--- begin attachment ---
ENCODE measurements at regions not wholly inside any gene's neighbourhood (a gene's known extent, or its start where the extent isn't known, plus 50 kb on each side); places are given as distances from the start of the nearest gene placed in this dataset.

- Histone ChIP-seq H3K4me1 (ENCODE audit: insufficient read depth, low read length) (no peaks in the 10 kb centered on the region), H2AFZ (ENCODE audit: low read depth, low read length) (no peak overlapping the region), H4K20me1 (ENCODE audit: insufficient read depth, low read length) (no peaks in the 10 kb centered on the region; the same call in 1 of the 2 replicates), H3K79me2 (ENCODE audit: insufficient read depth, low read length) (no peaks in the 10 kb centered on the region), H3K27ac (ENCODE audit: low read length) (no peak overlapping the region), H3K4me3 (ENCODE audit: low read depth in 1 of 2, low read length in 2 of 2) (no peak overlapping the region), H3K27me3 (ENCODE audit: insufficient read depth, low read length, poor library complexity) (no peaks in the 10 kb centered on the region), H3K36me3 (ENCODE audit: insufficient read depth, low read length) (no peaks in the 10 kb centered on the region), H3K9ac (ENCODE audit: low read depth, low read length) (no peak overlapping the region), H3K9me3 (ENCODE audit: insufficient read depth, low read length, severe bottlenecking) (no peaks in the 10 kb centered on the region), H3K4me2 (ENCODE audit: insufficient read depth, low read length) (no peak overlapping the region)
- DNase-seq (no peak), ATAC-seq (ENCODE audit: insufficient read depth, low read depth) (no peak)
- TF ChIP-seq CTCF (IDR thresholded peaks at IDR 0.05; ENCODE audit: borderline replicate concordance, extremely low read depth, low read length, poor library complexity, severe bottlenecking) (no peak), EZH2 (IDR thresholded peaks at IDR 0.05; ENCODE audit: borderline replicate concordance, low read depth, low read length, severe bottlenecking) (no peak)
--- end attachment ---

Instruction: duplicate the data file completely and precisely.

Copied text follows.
ENCODE measurements at regions not wholly inside any gene's neighbourhood (a gene's known extent, or its start where the extent isn't known, plus 50 kb on each side); places are given as distances from the start of the nearest gene placed in this dataset.

- Histone ChIP-seq H3K4me1 (ENCODE audit: insufficient read depth, low read length) (no peaks in the 10 kb centered on the region), H2AFZ (ENCODE audit: low read depth, low read length) (no peak overlapping the region), H4K20me1 (ENCODE audit: insufficient read depth, low read length) (no peaks in the 10 kb centered on the region; the same call in 1 of the 2 replicates), H3K79me2 (ENCODE audit: insufficient read depth, low read length) (no peaks in the 10 kb centered on the region), H3K27ac (ENCODE audit: low read length) (no peak overlapping the region), H3K4me3 (ENCODE audit: low read depth in 1 of 2, low read length in 2 of 2) (no peak overlapping the region), H3K27me3 (ENCODE audit: insufficient read depth, low read length, poor library complexity) (no peaks in the 10 kb centered on the region), H3K36me3 (ENCODE audit: insufficient read depth, low read length) (no peaks in the 10 kb centered on the region), H3K9ac (ENCODE audit: low read depth, low read length) (no peak overlapping the region), H3K9me3 (ENCODE audit: insufficient read depth, low read length, severe bottlenecking) (no peaks in the 10 kb centered on the region), H3K4me2 (ENCODE audit: insufficient read depth, low read length) (no peak overlapping the region)
- DNase-seq (no peak), ATAC-seq (ENCODE audit: insufficient read depth, low read depth) (no peak)
- TF ChIP-seq CTCF (IDR thresholded peaks at IDR 0.05; ENCODE audit: borderline replicate concordance, extremely low read depth, low read length, poor library complexity, severe bottlenecking) (no peak), EZH2 (IDR thresholded peaks at IDR 0.05; ENCODE audit: borderline replicate concordance, low read depth, low read length, severe bottlenecking) (no peak)